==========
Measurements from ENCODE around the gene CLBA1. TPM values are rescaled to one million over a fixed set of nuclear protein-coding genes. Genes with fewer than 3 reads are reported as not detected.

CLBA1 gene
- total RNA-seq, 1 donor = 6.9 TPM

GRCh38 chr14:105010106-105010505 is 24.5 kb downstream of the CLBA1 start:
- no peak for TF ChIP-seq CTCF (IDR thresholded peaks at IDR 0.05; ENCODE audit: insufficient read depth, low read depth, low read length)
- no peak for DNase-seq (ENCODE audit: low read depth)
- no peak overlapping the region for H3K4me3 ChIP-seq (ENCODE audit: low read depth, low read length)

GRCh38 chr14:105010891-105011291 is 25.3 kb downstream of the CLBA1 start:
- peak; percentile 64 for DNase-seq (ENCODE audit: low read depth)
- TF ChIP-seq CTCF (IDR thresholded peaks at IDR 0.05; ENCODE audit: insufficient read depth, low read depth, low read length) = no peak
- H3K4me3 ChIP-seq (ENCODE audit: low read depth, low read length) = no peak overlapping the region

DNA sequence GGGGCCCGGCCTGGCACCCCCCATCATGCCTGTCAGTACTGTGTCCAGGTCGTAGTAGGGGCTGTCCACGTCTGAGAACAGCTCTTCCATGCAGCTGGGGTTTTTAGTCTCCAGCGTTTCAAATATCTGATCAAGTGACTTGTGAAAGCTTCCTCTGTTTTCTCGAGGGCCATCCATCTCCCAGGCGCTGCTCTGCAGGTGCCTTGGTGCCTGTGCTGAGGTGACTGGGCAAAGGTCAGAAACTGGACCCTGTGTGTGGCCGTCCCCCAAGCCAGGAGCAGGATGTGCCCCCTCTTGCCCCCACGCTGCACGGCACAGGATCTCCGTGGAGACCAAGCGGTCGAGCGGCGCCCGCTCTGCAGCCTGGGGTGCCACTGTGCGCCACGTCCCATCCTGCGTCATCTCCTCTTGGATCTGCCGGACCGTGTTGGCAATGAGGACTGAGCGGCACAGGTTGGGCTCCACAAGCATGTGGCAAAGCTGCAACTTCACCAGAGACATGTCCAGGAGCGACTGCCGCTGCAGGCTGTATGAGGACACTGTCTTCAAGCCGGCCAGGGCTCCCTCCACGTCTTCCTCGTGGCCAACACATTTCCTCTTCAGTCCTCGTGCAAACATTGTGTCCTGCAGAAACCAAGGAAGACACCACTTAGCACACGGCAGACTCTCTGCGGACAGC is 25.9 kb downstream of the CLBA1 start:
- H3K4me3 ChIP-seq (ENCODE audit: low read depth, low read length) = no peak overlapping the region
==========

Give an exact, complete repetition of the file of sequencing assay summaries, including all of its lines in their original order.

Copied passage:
Measurements from ENCODE around the gene CLBA1. TPM values are rescaled to one million over a fixed set of nuclear protein-coding genes. Genes with fewer than 3 reads are reported as not detected.

CLBA1 gene
- total RNA-seq, 1 donor = 6.9 TPM

GRCh38 chr14:105010106-105010505 is 24.5 kb downstream of the CLBA1 start:
- no peak for TF ChIP-seq CTCF (IDR thresholded peaks at IDR 0.05; ENCODE audit: insufficient read depth, low read depth, low read length)
- no peak for DNase-seq (ENCODE audit: low read depth)
- no peak overlapping the region for H3K4me3 ChIP-seq (ENCODE audit: low read depth, low read length)

GRCh38 chr14:105010891-105011291 is 25.3 kb downstream of the CLBA1 start:
- peak; percentile 64 for DNase-seq (ENCODE audit: low read depth)
- TF ChIP-seq CTCF (IDR thresholded peaks at IDR 0.05; ENCODE audit: insufficient read depth, low read depth, low read length) = no peak
- H3K4me3 ChIP-seq (ENCODE audit: low read depth, low read length) = no peak overlapping the region

DNA sequence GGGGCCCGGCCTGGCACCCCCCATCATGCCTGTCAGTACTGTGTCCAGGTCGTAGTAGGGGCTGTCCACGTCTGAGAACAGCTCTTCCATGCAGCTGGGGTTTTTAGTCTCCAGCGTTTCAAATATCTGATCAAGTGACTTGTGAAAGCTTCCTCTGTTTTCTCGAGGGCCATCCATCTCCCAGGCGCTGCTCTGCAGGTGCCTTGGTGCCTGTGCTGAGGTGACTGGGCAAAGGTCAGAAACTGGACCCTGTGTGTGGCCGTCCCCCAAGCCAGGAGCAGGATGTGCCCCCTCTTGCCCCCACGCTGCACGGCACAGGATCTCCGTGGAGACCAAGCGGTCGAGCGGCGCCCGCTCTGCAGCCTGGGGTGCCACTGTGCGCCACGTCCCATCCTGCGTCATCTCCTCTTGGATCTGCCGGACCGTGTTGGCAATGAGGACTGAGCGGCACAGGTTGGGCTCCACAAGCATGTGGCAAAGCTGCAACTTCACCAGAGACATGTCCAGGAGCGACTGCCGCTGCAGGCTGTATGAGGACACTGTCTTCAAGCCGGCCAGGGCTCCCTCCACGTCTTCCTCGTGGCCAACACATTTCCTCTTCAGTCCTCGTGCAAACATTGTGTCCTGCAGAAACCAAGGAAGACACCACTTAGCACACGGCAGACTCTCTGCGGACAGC is 25.9 kb downstream of the CLBA1 start:
- H3K4me3 ChIP-seq (ENCODE audit: low read depth, low read length) = no peak overlapping the region